A Communications Convergence

MTSU’s new Center for Innovation in Media goes mainstream

By Mike Browning

It wasn’t so long ago that mainstream media—print, television, and radio—were separated. It was also true that universities reflected the divisions between journalism and radio-television schools in their academic departments.

Technology has changed all that, blurring those divisions and changing the way journalists and students across the disciplines conduct business. In this new world, content is converging into one electronic location—the internet—where news consumers demand both visual and in-depth content from one location. Case in point: ABC News and the online media company Yahoo! recently announced they are teaming up to share news content, including resources and original videos.

“Convergence” is defined as a communications industry movement wherein different forms of media, formerly in competition, cooperate and work together for mutual benefit. As a result, it is not uncommon these days to see television stations hiring newspaper reporters and newspapers hiring TV reporters and video journalists. As media converges, professionals in the field are forced to adjust to a new business model. They must be as comfortable writing a breaking news story or Sunday feature article as they are shooting video, producing a podcast, or taking to the radio airwaves. In other words, they must be comfortable creating content on multiple platforms.

In December, MTSU’s College of Mass Communication began to reflect this new world of media convergence both visually and programmatically as students and campus professionals began moving into the new $700,000 Center for Innovation in Media. On the first floor of John Bragg Mass Communication Building, the center combines the newsrooms for Sidelines, the student newspaper; WMTS-FM, the student-run radio station; MT Records, the student-run record label; MTTV, the student-operated cable television station; and WMOT-FM, the 100,000-watt public radio station at MTSU. (Sidelines had previously operated on Mass Comm’s second floor, and the student-run radio station moved from McWherter Learning  Resources Center.) The new center enables students from all media disciplines to hone their skills while working under one roof in a state-of-the-art facility.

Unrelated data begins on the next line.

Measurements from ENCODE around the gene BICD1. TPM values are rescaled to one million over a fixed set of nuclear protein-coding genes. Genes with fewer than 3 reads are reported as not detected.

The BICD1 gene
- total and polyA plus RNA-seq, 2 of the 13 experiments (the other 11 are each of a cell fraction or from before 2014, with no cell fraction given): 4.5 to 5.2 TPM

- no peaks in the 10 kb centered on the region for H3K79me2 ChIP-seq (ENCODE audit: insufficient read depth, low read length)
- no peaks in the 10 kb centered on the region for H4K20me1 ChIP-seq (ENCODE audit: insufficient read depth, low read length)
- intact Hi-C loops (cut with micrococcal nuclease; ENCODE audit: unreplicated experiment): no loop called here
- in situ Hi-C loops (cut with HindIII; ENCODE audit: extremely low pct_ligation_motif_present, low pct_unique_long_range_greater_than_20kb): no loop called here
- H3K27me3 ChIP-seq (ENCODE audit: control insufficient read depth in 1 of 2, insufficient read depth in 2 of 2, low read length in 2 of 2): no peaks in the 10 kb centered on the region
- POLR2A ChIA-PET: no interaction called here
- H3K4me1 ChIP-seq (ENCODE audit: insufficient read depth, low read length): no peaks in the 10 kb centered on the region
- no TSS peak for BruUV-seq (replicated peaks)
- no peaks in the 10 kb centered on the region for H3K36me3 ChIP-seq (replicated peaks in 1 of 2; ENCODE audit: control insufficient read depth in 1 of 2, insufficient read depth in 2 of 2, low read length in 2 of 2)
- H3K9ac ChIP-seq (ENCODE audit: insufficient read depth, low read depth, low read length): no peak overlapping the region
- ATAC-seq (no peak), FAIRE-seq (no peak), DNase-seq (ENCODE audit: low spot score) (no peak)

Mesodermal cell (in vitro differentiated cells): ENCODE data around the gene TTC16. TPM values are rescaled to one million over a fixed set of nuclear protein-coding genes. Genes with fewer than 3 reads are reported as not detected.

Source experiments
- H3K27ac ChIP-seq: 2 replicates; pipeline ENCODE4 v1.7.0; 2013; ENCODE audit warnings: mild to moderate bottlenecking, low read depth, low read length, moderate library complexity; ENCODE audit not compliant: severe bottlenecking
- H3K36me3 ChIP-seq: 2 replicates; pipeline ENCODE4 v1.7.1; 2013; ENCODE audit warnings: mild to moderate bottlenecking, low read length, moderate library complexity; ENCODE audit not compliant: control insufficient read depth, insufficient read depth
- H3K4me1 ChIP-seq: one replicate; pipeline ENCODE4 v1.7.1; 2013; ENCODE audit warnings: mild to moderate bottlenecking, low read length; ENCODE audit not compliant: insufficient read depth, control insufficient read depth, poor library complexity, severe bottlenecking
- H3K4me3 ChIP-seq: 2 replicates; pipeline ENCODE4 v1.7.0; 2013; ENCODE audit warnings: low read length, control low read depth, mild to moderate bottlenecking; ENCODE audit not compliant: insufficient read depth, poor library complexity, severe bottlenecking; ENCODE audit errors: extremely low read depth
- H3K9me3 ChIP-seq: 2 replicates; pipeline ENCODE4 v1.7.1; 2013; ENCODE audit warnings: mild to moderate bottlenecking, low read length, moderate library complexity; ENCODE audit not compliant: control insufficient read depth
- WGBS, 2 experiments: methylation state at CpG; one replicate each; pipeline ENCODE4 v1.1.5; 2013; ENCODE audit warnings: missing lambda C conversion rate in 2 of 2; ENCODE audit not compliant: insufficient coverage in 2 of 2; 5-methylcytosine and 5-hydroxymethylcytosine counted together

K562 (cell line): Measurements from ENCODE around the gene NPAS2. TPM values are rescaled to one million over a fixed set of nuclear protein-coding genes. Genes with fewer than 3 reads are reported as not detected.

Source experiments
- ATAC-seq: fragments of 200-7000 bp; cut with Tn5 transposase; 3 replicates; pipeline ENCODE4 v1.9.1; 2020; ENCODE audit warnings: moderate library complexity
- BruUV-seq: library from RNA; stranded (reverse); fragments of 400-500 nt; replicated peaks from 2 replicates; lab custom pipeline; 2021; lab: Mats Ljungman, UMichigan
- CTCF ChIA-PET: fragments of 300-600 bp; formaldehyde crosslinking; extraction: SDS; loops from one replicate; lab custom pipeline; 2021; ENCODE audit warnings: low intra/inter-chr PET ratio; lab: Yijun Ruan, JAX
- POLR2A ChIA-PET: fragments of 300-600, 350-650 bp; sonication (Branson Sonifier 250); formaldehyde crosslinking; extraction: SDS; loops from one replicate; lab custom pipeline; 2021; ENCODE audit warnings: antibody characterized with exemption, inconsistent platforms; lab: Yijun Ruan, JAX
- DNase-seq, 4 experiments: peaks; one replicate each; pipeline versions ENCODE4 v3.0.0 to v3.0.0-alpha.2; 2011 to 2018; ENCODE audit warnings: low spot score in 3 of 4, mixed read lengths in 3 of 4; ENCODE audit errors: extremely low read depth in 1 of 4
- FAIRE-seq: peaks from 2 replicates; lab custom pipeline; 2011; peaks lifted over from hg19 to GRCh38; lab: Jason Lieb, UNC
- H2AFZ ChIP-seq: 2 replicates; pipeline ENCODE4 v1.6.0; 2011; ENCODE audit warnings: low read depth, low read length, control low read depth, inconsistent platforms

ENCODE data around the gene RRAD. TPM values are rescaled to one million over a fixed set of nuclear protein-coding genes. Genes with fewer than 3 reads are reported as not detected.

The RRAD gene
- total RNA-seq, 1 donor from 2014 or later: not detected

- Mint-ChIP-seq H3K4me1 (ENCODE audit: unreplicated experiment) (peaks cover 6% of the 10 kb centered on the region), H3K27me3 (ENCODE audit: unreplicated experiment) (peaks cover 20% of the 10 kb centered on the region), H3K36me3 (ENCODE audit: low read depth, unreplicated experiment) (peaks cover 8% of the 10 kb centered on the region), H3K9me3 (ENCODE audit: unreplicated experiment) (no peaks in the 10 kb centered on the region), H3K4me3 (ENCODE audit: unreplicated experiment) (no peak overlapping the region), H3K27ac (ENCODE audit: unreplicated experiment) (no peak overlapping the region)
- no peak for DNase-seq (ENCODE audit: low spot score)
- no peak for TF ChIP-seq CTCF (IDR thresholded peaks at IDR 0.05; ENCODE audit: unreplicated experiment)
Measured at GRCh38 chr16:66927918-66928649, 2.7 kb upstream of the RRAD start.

Stephan Foust, director of the new center, says the new facility is a direct response to the seismic shift in the world of mass communication.

“It wasn’t so long ago that a qualified student could graduate with more or less a specialization in print, television, or radio; find a job in one of those areas; and have a reasonable expectation of a long and fruitful career. That is no longer the case,” he says. “In today’s highly competitive digital environment, a graduate must have a working knowledge of web and print writing, video and still photography, nonlinear editing, podcasting, graphics, and social media. Those well-trained and diversified students are the job applicants that are being hired.”

Visitors who pass through the Mass Communication Building can peer through glass windows to see media students at work. Most recognizable is the convergence room, also known as the “egg room” for its shape, featuring a CNN-type newsroom displaying 25 computers for writing and producing content.

“The center is going to put our students front and center, and our faculty into the world of media convergence,” says Leon Alligood, assistant professor of journalism and advisor to Sidelines. “In many ways, we’re trailblazing, and that’s exciting.”

Alligood, a longtime, highly respected journalist for The Tennessean, says there is no blueprint to follow per se. “There no doubt will be hills, if not mountains, to climb, but I’m very optimistic we can pull it off.”

MTSU’s reputation as a top school for journalism is well established. The new center—a premier facility sure to attract the best and brightest students from Tennessee and the region—reasserts the University’s commitment to maintaining that strong brand.

It will seek to supply the next generation of media professionals groomed to work on multiple platforms.

[About the author: Mike Browning knows of what he speaks. Browning worked as a TV reporter for 25 years and was among the first trained as a video journalist for a commercial television news station in 2005, using a small Sony digital camera and laptop to capture and edit news stories for daily broadcast on WKRN-TV in Nashville. In addition to shooting videos for MTSU News, Communications, and Marketing as well as writing stories and capturing video for MTSU Magazine and, Browning also produces MTSU’s monthly television program, Out of the Blue.]